For advisors, having the option to sit down and speak with a client about a topic that is important to them, but not strictly related to their investment performance, can be a very powerful tool. This is one of the benefits of having a strong Environmental, Social, and Governance (ESG) capability, especially since younger investors and women – two demographics quickly accumulating wealth – have shown such strong interest in the space. These robust conversations will also lead you to get to know your clients on a more personal level and potentially develop a level of trust that didn’t previously exist.
Today there are many managers, even those not managing formal ESG strategies/funds, who claim to take ESG considerations into their investment processes.
Here are three questions you can ask as part of your due diligence:
Over the years, you may have noticed certain traits of successful equity managers, and certain other traits of managers that have disappointed. Here are some common characteristics we frequently see among equity money managers who have created strong long-term risk-adjusted track records for their clients.
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- Limiting big drawdowns. As we mentioned in a previous blog (The Arithmetic Behind Drawdowns and Recoveries) bouncing back from a big drawdown can take years, and the arithmetic is not in your favor (i.e. It takes a 25% gain to recover from a 20% loss). Buying undervalued stocks can help with this; their multiples tend to be lower which can help limit the downside.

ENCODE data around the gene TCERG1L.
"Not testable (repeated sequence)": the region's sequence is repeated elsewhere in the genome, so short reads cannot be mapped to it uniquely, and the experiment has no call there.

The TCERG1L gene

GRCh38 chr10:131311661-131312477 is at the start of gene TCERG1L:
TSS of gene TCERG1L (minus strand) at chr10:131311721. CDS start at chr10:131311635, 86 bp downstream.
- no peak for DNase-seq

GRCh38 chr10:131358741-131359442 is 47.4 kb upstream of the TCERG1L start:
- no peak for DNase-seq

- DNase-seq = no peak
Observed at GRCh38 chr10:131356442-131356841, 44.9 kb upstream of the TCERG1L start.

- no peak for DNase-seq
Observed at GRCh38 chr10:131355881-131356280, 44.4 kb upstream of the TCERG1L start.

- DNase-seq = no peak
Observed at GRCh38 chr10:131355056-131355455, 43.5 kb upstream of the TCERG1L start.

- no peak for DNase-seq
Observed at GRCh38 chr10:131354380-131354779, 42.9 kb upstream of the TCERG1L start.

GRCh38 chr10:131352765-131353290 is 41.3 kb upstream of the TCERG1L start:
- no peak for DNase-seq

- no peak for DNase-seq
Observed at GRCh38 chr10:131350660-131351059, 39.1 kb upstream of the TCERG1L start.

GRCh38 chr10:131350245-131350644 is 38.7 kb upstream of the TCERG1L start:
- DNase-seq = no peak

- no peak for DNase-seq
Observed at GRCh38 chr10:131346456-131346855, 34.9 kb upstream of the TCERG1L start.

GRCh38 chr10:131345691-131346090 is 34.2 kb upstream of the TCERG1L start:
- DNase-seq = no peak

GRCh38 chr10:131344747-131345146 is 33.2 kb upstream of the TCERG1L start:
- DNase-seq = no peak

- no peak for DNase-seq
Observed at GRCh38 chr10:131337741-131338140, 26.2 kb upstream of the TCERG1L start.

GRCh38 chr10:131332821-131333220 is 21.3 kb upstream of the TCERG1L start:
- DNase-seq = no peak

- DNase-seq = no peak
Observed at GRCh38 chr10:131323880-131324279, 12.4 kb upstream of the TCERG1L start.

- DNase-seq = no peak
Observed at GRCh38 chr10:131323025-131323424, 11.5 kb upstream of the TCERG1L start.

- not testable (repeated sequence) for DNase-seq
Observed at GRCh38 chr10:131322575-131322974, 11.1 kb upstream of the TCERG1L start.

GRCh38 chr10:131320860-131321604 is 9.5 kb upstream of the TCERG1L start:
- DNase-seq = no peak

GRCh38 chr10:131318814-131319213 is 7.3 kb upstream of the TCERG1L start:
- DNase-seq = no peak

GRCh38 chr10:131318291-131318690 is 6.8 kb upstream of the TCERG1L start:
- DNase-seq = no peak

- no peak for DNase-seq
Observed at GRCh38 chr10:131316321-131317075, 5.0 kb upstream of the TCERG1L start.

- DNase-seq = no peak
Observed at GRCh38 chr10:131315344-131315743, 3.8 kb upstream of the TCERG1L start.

Financial Advisor recently wrote an article on environmental, social and governance (ESG) investment options in retirement plans. Turns out a lot of investors want it and not a lot of companies are meeting the demand.
According to a recent survey from Natixis Investment Managers, sixty-one percent of respondents said they would be more likely to contribute or increase contributions to their workplace retirement savings plan if there were more socially-responsible investments. Among plan participants not currently invested in ESG funds, only 13 percent said their company’s retirement plan offers ESG options.